#184: Why Waiting Lists Fail-Part 2


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The very moment you announce a waiting list, it seems like a nerve-wracking decision.

Is it going to drive clients away? Or will it work?

The odds are it will fail if you don't consider “segregation” and “creating attraction”. This episode shows you exactly what those two terms mean when it comes to waiting lists. Let's roll on to the episode, shall we? Click here to read online: Why Waiting Lists Fail



Would you wait 14 years to join a Disney Club?

Apparently so, because Club 33, in Disneyland has a 14-year waiting list. Originally intended as a place for Walt Disney to entertain investors, the club now has a nose-bleed $25,000 joining fee plus a recurring $10,000 a year membership fee. Oh, and you still have to pay your tab for the food and drink.

But surely all this waiting is excessively nutty behaviour, isn't it?

We wouldn't ever get obsessive about a waiting list, would we? And yet we do get on a waiting list all the time, though on a modest scale. You may not think of going to your hairdresser as being on a waiting list, but if you've made an appointment, that's just what it is.

The reservation you made at the restaurant next week, that's also a waiting list. That flight in October, the hotel bookings—they're all waiting lists. Waiting lists are everywhere, but we don't quite seem to notice because they're part of our everyday lives.

And when you book or put down your name, the commitment increases

Or does it? If we look at the hotel you booked, there's a reason for that specific choice. The flight, the tennis match, the restaurant booking—they're all a form of commitment. Some of them you might need to pay for, in advance.

Some of them, you pay for later, but the reason for being on that list is because you and I seek a level of satisfaction. However, we are more likely to show up, pay for, or join something if we're already on a list than if we're not on that list.

Nonetheless, a waiting list by itself doesn't work.

If all you do is slap on a form on your website, it's unlikely to get any attention. However, if you create the demand for it, the corresponding commitment goes up as well, because potential clients have both something to gain and to lose.

If they get into Club 33, for instance, they have additional status, plus other goodies such as immediate fast passes, upgrades on Disney cruises and behind-the-scenes tours of Disneyland attractions. If your eyes glazed over the attraction—and the loss factor, in the case of Club 33—then clearly you're not going to get on that list even if you owned half of L.A.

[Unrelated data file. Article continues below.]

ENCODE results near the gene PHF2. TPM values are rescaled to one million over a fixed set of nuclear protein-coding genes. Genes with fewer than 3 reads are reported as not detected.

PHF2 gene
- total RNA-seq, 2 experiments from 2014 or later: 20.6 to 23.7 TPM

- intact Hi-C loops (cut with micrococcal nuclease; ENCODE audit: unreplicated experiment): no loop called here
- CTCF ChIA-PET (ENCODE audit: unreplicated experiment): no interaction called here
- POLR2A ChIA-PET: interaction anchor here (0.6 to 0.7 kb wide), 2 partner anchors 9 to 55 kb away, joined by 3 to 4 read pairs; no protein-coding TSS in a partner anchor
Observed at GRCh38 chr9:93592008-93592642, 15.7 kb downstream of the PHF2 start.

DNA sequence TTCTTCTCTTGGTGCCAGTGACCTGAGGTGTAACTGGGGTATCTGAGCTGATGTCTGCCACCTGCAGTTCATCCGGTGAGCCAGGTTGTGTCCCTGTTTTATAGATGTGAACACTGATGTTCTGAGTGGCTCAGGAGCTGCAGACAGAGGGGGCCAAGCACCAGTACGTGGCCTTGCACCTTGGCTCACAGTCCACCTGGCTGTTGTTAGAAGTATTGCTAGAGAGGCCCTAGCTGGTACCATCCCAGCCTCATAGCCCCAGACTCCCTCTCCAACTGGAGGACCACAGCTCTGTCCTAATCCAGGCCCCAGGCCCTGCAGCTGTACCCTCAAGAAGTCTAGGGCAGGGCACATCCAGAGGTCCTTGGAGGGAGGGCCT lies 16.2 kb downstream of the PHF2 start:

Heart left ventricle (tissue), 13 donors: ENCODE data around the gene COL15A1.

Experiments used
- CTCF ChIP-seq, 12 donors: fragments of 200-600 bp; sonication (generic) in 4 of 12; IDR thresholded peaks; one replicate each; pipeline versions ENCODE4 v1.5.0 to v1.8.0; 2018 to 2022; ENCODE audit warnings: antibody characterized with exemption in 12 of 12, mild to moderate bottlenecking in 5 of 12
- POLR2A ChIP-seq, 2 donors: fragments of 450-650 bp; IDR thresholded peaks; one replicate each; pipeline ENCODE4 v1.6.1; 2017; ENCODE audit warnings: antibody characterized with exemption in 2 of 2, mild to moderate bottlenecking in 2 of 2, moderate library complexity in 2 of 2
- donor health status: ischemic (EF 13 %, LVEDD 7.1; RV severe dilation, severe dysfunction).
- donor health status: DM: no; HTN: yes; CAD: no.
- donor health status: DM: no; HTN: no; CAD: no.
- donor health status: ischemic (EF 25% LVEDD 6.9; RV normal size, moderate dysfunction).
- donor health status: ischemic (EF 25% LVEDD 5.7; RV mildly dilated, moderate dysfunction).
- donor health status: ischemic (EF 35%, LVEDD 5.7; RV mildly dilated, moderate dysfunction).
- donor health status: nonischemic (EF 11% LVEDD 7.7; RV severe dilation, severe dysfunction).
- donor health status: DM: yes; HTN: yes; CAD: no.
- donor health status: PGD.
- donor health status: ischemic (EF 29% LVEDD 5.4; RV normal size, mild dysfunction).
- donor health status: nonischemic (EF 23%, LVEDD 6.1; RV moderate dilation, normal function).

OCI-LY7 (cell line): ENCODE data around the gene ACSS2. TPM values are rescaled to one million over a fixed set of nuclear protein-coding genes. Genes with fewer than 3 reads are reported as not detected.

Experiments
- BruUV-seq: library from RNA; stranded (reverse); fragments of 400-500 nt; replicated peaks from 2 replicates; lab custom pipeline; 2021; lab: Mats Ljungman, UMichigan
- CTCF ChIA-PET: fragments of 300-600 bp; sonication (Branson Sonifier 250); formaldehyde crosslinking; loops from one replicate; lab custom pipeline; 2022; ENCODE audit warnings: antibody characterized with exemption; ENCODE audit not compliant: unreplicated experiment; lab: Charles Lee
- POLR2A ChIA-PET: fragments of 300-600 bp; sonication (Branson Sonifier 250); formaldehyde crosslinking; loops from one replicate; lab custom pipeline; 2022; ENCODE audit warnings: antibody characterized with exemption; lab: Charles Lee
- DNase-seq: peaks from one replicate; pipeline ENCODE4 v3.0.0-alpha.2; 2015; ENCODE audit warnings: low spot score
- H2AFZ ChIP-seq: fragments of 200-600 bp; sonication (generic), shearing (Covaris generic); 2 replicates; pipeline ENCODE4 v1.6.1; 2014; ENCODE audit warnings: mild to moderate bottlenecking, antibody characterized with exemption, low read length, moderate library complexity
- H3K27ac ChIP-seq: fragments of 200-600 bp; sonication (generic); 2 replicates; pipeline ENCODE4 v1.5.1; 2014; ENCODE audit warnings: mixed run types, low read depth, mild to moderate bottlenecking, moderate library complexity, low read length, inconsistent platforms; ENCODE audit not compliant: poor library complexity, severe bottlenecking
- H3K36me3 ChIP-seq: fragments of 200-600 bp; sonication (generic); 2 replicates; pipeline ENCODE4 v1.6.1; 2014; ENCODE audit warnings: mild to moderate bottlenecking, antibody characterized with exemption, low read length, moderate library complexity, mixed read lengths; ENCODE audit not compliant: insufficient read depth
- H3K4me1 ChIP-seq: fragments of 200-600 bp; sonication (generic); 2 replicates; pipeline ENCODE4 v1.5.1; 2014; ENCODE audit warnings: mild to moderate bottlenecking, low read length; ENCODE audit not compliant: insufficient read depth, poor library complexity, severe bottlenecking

At this point we are probably clear, a factor of attraction is what we're going to need to get a commitment of any kind

In the case of a famed club, restaurant or event, the attraction can be a foregone conclusion. In the case of your course, workshop or book launch, you need to spell out the detail of why the client should even bother getting on that list. However, you don't have to list everything that the client is likely to get.

Clients are pretty smart and know a good deal when they see one, but can quickly get overwhelmed with dozens of reasons. Instead, picking one reason why someone should get on the list is extremely important. For instance, even with the home study versions, we expressly communicate that there are only 25 copies. When a to-be buyer realises the scarcity factor, they understand they can't get the product any other way and hence sign up.

But what if you're a complete newbie?

If you are, pay close attention to the previous paragraph. Even a completely unknown business can focus on one big idea that will convince a client to commit. Let's say you've just decided to sell a physical product like a water bottle. There's nothing fancy about water bottles, but let's say your bottle is designed to enable the person know for sure, how much water they've consumed in a day. That's a single point.

It solves a problem, and the potential client is likely to be more eager to want to know when the product is out so they can buy it. Or let's say you have a camera—a video camera—that is likely to help you edit video as if you were operating a two or three camera set up. That one point is likely to get most people who shoot video to pay very close attention to your list. As you'd expect, it works just as well for a training session or a digital product.

You'll need to pick ONE point from your product that's super-compelling. Let's say, for instance, I'm laughing a book on “talent” for example, or a book on how to “make nutritious Indian food, 10 minutes after you get home”, I'd be harping on a single point. And that point alone without a ton of details about the book is likely to be enough to get you on a list.

Once you're on a list, it doesn't mean you'll go through with the commitment

Many reservations get cancelled and changed along the way. However, the greater the loss factor, the more likely the client will go through the entire process. Therefore, even if you're only able to create attraction at this point, you'd want to think about the downside as well.

A person headed to a hard-to-reserve restaurant is more likely to clear all obstructions so that they can make it for dinner. A person that is keen to do a course will wake up at midnight just to make sure they sign up.

It might sound a bit like science fiction to you right now, but remember that all businesses that have that kind of demand today, were once struggling just like everyone else. They systematically put the attraction/loss factor, increased the scarcity and then commitment followed soon after.

In case you missed it: Listen to Part 1:

3 Elements That Create Waiting Lists that Work

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